September 20, 2019 report
Open cluster NGC 2345 investigated in detail
European astronomers have performed a comprehensive study of the young open cluster NGC 2345. The new research resulted in determining fundamental parameters of dozens of stars in the cluster and also unveiled the presence of new members. The findings are detailed in a paper published September 11 on arXiv.org.
Open clusters, formed from the same giant molecular cloud, are groups of stars loosely gravitationally bound to each other. So far, more than 1,000 of them have been discovered in the Milky Way, and scientists are still looking for more, hoping to find a variety of these stellar groupings. Expanding the list of known galactic open clusters and studying them in detail could be crucial for improving our understanding of the formation and evolution of our galaxy.
Recently, a group of astronomers led by Javier Alonso-Santiago of Catania Observatory in Italy, decided to take a closer look at NGC 2345—one of the known but poorly studied open clusters. It is a young cluster with low metallicity, located most likely some 10,000 light years away within the disc of the Milky Way galaxy. NGC 2345 is known for its relatively high fraction of Be stars, which makes it an interesting target for studying stellar evolution.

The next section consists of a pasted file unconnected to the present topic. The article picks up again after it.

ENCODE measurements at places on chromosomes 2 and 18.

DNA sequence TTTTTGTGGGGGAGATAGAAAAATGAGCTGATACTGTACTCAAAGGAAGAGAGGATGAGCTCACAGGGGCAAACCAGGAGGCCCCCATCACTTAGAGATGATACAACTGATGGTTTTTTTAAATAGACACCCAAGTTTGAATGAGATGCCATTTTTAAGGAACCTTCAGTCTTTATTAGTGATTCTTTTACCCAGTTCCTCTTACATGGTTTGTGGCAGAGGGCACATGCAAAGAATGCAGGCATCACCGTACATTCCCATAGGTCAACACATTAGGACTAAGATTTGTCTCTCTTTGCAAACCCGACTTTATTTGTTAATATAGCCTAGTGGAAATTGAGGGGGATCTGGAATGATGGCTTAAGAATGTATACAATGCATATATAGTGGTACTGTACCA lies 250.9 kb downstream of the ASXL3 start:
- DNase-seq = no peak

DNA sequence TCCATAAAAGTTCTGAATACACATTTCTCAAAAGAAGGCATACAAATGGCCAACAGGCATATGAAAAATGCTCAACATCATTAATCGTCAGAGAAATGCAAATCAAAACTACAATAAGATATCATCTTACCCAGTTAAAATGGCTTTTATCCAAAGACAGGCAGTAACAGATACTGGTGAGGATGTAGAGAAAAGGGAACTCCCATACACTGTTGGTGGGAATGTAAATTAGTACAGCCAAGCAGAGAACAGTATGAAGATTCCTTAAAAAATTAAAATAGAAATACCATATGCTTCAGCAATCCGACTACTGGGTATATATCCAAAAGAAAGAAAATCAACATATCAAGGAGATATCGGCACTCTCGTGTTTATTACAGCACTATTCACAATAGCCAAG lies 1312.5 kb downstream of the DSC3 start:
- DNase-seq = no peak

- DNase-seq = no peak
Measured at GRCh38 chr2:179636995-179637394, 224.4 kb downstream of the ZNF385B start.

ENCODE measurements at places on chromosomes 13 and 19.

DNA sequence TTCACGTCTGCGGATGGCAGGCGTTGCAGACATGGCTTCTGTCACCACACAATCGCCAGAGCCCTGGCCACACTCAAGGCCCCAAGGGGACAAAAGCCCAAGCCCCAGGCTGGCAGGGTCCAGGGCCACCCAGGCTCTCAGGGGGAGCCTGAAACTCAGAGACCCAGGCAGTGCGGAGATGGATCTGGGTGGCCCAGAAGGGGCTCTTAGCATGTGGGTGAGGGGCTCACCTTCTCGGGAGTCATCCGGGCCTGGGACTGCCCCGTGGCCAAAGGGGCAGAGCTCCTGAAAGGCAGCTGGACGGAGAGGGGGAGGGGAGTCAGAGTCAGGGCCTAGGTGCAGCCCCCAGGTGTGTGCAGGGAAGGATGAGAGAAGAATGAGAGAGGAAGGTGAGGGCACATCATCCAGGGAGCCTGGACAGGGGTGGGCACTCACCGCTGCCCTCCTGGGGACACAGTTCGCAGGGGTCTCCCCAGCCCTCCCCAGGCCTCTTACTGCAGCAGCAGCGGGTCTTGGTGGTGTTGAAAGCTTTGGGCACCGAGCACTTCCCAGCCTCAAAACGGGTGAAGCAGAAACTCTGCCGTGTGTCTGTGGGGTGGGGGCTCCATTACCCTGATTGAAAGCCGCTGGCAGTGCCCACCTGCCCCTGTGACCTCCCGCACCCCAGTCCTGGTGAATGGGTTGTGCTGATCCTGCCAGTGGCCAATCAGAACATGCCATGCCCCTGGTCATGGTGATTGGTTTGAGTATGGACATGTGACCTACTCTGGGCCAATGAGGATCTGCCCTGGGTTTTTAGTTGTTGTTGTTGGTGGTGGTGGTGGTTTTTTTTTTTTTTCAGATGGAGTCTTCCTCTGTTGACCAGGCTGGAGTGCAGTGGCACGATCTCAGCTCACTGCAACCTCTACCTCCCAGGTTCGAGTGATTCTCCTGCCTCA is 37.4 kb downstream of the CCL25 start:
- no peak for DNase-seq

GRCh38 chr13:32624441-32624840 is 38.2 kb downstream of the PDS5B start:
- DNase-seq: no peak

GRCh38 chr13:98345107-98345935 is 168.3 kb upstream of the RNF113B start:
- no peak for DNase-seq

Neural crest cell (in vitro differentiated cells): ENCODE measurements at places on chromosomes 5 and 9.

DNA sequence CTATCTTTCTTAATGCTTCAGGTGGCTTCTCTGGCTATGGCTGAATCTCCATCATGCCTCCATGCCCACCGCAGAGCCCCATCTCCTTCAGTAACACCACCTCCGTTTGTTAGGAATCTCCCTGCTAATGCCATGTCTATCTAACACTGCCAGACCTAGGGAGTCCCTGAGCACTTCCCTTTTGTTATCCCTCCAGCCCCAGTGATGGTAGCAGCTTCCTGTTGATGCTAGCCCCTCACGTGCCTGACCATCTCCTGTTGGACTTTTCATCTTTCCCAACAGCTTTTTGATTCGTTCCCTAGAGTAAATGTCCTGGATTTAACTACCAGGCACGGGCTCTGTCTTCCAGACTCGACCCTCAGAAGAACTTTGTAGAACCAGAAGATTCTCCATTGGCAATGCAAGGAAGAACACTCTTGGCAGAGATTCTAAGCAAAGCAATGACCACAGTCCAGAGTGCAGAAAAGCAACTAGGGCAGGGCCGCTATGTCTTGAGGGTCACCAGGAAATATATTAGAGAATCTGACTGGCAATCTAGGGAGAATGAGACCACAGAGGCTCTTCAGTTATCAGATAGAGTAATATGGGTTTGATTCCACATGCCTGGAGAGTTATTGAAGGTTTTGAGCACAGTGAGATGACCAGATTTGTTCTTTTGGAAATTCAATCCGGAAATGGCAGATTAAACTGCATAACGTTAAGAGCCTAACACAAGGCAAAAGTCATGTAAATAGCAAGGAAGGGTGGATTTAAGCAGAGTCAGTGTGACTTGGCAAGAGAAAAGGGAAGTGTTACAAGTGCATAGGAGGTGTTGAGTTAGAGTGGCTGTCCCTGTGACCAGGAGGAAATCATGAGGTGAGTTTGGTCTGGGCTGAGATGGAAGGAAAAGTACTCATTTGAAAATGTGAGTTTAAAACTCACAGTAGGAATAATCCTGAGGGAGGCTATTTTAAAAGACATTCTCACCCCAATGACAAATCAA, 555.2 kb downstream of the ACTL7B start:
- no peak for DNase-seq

The team used various ground-based telescopes to investigate NGC 2345, including the 2.5-meter Isaac Newton Telescope (INT). They obtained spectra for 76 stars and high-resolution spectroscopy for an in-depth analysis of the blue and red evolved stars.
"We performed an in-depth analysis of NGC 2345, the most complete to date. We provided the largest set of spectra, most of them for classification purposes, which combined with photometry and astrometry has allowed us to carry out a consistent analysis," the astronomers wrote in the paper.
The research identified a new red supergiant and 145 new stars of B-type, most likely members of NGC 2345. At least about 10.3 percent of all the likely B-type members were found to be Be stars. The study increased the member of known red supergiants in the cluster to six.
According to the paper, the initial mass of the cluster was calculated to be around 5,200 solar masses. This allowed the researchers to classify NGC 2345 as a moderately massive cluster.
The astronomers also investigated the chemical composition of NGC 2345 by computing the abundances of several chemical elements. They found a homogeneous composition compatible with the Galactic trends observed in the thin disc of the Milky Way.
In concluding remarks, the scientists noted that the results underline the importance of NGC 2345 in terms of improving our understanding of massive and intermediate-mass stars.
"NGC 2345, as it happens with NGC 3105, despite its unusually low metallicity, can be considered an excellent laboratory to improve theoretical models and an optimal template for the study of more obscured or unresolved clusters," the authors of the paper wrote.
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